Compartment syndrome is a condition caused by pressure within a confined space in the body, for example the leg of the forearm. There has been a myth that the use of the supplement may lead to compartment syndrome, but when we look a little closer at some scientific studies, we can see that this is not the case.

The myth of the compartment syndrome actually started because of football players who used an excessive amount of the supplement. The recommended dose of the supplement is 5 grams a day, while the football players in question took an astonishing dose of 25 grams a day. The misuse and excessive use of creatine may cause compartment syndrome, but studies have shown that the recommended dose cannot cause compartment syndrome at all.

At the end of the day, it all comes down to taking the right dose. When you take certain medications or supplements, it is advised to take the recommended dose and not increase it to an unsafe level. Some professional athletes will start to increase their dose to get results faster, which leads to problems down the line. Conclusion? The supplement will not lead to compartment syndrome when the right dose is taken.

creatines side effects

Myth 5 – Creatine Can Lead to Rhabdomyolysis

Rhabdomyolysis is the breakdown of skeletal muscle. The breakdown is caused by a combination of creatine kinase and the compartment syndrome. Rhabdomyolysis tends to occur frequently in athletes who exercise excessively in hot, humid climates.

The myth of rhabdomyolysis can be compared to the myth we debunked earlier, more specifically the myth in regard to the compartment syndrome. Some high school football players claimed to suffer from the condition after taking the supplement, but scientific evidence has shown quite the contrary.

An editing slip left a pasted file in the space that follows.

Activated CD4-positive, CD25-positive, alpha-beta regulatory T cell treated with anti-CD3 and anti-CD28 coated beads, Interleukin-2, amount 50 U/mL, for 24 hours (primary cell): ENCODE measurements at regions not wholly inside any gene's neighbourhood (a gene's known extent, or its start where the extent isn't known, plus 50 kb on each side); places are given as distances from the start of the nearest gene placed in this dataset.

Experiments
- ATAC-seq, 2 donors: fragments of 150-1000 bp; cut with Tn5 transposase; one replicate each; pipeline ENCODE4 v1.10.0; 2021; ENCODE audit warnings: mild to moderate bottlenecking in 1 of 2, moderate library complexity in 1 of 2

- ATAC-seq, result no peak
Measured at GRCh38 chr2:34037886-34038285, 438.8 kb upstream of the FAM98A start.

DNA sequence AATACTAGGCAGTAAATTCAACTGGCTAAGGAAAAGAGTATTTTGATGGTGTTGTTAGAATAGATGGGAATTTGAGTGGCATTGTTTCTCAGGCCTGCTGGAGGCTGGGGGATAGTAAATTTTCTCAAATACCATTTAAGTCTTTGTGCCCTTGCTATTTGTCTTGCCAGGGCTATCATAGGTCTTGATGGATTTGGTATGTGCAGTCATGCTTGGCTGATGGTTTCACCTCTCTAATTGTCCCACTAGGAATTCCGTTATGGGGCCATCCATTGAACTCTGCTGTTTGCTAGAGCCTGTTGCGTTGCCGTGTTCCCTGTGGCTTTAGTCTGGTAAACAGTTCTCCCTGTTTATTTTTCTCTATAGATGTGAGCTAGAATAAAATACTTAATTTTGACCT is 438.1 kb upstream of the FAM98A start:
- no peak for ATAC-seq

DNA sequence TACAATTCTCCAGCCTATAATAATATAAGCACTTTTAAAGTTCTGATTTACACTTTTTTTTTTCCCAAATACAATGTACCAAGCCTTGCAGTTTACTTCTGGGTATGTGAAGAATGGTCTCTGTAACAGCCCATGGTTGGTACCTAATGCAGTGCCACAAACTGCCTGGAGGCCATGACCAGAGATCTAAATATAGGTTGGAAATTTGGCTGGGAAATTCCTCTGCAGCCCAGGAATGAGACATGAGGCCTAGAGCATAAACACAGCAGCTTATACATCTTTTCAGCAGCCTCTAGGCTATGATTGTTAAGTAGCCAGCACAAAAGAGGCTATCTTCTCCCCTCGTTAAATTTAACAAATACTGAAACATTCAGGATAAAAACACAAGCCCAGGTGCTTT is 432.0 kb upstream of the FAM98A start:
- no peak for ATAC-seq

First of all, there is no evidence whatsoever that the use of the supplement leads to Rhabdomyolysis. Quite the contrary actually, because studies have shown that the use of the supplement can be beneficial when exercising in hot weather. The use of the supplement has a positive effect on your hydration levels and can regulate body temperature more efficiently.

A conclusion we can draw from this is that most myths surrounding the supplement stem from the misuse of the supplement. A lot of high school football players will ignore the recommended dose and experience problems because of it. In short, using the right dose of the supplement will not lead to Rhabdomyolysis.

Myth 6 – Creatine Will Lead to Massive Weight Gain

Contrary to what most people believe, this supplement cannot make you gain weight. Studies have shown that use of the supplement can promote hydration and this is where the myth comes from. The water that is being absorbed in the muscle because of the supplement is wrongfully seen as fat, but it actually keeps your body cool and hydrated during an intensive workout.

Conclusion? When starting to take the supplement, you may experience a slight increase of weight due to the water being absorbed in the muscle. However, it is important to realise that this is not fat and actually fuelling your muscles for better results!